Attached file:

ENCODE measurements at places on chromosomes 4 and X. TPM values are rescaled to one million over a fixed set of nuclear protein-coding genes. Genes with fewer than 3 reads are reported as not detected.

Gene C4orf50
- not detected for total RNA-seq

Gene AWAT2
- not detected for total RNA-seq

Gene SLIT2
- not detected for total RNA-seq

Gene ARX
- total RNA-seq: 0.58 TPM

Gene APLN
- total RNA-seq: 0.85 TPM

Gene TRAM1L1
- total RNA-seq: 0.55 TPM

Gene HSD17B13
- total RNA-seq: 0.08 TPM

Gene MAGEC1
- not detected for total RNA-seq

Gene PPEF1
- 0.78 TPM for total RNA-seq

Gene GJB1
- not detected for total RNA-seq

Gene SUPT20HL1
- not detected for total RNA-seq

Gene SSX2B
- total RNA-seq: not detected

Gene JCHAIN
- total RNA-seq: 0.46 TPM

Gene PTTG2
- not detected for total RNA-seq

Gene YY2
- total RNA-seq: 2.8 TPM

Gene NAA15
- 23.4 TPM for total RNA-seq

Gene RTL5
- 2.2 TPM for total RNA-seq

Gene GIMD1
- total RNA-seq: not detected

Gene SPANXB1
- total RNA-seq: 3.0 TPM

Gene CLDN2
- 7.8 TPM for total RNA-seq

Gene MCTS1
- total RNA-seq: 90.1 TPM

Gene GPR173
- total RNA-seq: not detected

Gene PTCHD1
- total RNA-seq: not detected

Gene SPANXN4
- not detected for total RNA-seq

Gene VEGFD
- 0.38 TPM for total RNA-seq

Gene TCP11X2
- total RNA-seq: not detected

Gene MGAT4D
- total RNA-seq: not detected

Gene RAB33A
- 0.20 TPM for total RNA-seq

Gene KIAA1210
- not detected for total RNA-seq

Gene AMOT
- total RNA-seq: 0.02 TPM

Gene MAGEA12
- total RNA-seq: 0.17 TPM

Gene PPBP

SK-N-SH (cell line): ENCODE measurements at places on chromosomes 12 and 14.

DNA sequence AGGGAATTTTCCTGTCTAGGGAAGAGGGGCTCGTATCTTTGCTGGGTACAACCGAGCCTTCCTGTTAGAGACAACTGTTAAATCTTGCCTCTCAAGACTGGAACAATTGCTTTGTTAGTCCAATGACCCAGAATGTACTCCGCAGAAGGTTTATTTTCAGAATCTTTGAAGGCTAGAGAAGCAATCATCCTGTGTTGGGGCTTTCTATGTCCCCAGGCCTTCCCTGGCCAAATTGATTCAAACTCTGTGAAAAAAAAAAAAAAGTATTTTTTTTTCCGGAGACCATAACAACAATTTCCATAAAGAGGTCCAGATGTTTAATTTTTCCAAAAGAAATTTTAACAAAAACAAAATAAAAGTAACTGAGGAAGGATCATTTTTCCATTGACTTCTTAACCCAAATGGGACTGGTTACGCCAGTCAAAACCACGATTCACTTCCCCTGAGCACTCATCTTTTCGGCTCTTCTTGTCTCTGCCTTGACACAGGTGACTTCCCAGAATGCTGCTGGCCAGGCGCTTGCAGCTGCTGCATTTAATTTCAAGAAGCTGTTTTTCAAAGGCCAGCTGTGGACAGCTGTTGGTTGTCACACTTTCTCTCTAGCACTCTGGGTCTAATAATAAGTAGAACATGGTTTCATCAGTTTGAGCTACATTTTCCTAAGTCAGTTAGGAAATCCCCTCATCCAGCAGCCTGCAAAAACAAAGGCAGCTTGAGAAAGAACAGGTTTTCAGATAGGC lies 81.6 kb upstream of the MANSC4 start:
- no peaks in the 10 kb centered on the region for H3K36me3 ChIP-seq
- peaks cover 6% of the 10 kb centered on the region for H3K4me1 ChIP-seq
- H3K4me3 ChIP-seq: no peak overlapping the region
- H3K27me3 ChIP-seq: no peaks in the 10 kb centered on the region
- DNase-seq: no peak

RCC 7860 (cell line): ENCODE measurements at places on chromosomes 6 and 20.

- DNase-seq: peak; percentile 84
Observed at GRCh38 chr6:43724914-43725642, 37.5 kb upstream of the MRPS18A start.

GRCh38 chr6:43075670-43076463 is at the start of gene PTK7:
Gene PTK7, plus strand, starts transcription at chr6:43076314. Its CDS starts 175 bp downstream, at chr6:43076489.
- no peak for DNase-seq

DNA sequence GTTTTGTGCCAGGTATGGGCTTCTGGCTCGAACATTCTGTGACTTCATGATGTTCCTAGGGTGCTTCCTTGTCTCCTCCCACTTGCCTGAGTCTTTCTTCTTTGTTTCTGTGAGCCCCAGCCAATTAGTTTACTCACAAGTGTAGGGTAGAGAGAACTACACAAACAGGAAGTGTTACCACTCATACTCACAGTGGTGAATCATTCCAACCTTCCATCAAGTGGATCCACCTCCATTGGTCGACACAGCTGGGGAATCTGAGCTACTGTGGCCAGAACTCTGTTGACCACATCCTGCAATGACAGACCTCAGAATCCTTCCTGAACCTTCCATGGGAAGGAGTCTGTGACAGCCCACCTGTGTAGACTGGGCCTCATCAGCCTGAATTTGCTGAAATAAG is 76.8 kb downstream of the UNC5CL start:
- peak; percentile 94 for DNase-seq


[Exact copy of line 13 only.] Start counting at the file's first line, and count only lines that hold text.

- total RNA-seq: 0.55 TPM